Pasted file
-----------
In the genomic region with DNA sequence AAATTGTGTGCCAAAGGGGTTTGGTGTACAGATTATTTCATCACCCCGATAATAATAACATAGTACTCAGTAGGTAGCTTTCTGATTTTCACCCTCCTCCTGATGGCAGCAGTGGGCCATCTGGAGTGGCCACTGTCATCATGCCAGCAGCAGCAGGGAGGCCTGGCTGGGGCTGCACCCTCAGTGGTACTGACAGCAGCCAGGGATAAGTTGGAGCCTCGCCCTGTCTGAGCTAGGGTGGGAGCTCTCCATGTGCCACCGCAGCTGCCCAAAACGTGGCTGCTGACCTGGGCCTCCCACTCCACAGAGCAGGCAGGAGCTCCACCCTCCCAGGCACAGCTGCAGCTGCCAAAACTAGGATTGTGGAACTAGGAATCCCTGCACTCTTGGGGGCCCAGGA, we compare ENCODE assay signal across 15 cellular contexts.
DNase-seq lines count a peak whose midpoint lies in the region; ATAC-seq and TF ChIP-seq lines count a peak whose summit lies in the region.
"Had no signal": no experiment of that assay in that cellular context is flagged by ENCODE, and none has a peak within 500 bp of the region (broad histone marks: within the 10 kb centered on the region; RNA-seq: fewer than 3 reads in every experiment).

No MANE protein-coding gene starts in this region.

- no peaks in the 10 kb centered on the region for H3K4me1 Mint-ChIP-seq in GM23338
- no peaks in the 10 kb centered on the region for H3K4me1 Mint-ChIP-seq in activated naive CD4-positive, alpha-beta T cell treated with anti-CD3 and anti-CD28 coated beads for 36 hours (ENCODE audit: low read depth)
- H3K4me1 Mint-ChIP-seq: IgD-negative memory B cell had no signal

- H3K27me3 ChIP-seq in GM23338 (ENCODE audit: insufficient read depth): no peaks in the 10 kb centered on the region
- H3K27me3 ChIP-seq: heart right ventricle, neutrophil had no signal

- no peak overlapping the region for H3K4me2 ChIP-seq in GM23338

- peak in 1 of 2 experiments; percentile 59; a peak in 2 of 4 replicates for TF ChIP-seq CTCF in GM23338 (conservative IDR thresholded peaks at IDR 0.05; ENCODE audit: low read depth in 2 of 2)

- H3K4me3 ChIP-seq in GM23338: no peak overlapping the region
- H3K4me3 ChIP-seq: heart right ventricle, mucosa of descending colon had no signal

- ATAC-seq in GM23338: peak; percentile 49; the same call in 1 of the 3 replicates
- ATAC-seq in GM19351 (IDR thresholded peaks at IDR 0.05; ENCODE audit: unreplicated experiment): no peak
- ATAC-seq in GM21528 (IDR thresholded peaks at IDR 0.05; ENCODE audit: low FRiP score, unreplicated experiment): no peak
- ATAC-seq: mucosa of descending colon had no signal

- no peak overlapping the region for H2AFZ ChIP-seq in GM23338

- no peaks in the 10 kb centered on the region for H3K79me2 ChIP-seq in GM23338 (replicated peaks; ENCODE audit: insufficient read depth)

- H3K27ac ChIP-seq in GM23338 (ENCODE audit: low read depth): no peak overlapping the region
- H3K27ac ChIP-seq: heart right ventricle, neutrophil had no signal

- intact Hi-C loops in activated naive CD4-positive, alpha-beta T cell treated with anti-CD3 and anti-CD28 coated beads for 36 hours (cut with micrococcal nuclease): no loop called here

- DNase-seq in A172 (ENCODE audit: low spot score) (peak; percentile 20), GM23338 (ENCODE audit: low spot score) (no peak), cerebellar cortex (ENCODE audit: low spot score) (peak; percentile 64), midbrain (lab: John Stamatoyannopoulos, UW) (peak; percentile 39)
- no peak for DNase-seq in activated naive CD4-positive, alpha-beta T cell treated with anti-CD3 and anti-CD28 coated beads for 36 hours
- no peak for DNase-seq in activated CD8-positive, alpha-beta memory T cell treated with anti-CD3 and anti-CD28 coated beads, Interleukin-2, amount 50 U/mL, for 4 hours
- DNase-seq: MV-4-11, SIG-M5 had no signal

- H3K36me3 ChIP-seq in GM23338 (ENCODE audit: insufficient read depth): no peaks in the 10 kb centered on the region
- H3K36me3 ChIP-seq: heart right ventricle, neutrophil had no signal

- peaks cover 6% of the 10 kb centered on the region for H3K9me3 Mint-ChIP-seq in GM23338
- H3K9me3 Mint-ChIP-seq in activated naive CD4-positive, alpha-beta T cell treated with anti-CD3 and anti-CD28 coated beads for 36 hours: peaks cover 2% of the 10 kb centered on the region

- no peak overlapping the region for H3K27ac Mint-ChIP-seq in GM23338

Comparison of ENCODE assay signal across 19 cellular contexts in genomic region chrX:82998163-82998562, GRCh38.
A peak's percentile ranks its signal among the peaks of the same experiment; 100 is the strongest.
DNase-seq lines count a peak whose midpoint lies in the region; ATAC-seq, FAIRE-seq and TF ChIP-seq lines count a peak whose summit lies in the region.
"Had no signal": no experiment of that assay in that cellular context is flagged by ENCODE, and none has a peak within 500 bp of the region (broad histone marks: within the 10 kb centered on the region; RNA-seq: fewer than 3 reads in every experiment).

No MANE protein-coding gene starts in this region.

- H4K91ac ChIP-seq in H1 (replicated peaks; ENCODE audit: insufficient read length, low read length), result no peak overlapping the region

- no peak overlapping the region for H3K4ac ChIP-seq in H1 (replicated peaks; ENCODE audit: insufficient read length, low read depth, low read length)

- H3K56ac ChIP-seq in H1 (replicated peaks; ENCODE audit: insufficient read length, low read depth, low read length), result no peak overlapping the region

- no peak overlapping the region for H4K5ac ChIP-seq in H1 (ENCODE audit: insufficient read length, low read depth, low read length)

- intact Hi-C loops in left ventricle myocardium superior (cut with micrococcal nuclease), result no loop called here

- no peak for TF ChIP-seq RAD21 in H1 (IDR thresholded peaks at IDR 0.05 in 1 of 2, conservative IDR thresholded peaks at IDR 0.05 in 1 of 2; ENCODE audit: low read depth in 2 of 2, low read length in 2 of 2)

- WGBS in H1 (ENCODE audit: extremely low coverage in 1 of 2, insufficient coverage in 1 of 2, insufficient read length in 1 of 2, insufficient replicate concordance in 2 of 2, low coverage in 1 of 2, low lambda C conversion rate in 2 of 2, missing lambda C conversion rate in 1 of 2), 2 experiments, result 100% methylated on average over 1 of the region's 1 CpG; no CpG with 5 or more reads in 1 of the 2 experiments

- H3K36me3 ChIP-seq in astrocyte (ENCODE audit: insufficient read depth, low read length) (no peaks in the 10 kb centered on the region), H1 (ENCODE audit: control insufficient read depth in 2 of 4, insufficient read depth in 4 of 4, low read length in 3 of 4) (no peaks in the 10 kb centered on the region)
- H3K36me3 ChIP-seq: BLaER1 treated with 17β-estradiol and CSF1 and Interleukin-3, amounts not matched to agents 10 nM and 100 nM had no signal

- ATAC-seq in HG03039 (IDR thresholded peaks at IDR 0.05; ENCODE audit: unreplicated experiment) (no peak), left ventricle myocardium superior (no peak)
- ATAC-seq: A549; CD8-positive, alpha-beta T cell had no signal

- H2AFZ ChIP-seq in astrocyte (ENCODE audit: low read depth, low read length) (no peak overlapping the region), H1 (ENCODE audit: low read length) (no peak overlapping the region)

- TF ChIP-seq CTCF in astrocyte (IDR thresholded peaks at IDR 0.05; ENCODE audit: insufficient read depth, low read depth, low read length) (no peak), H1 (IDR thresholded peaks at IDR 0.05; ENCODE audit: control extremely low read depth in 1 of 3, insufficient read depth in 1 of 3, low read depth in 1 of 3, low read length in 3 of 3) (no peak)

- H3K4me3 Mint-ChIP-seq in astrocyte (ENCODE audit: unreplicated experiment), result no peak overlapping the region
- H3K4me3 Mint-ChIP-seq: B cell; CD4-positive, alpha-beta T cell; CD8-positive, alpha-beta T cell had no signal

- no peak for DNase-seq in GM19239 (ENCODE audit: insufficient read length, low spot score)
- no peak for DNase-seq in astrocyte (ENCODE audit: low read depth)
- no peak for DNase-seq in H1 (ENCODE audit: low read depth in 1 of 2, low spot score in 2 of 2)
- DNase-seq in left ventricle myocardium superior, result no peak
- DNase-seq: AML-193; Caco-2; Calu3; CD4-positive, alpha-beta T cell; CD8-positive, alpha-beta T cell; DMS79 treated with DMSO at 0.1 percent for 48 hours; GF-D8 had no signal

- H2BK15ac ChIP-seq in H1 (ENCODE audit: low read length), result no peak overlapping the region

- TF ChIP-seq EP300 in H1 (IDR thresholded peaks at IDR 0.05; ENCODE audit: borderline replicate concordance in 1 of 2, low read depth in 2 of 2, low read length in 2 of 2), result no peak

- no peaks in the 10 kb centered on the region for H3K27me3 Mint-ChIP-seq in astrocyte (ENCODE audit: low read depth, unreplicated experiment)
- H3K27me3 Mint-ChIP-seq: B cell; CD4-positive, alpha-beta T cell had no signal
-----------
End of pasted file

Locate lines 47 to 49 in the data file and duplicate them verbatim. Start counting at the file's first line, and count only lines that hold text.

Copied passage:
- ATAC-seq: A549; CD8-positive, alpha-beta T cell had no signal

- H2AFZ ChIP-seq in astrocyte (ENCODE audit: low read depth, low read length) (no peak overlapping the region), H1 (ENCODE audit: low read length) (no peak overlapping the region)

- TF ChIP-seq CTCF in astrocyte (IDR thresholded peaks at IDR 0.05; ENCODE audit: insufficient read depth, low read depth, low read length) (no peak), H1 (IDR thresholded peaks at IDR 0.05; ENCODE audit: control extremely low read depth in 1 of 3, insufficient read depth in 1 of 3, low read depth in 1 of 3, low read length in 3 of 3) (no peak)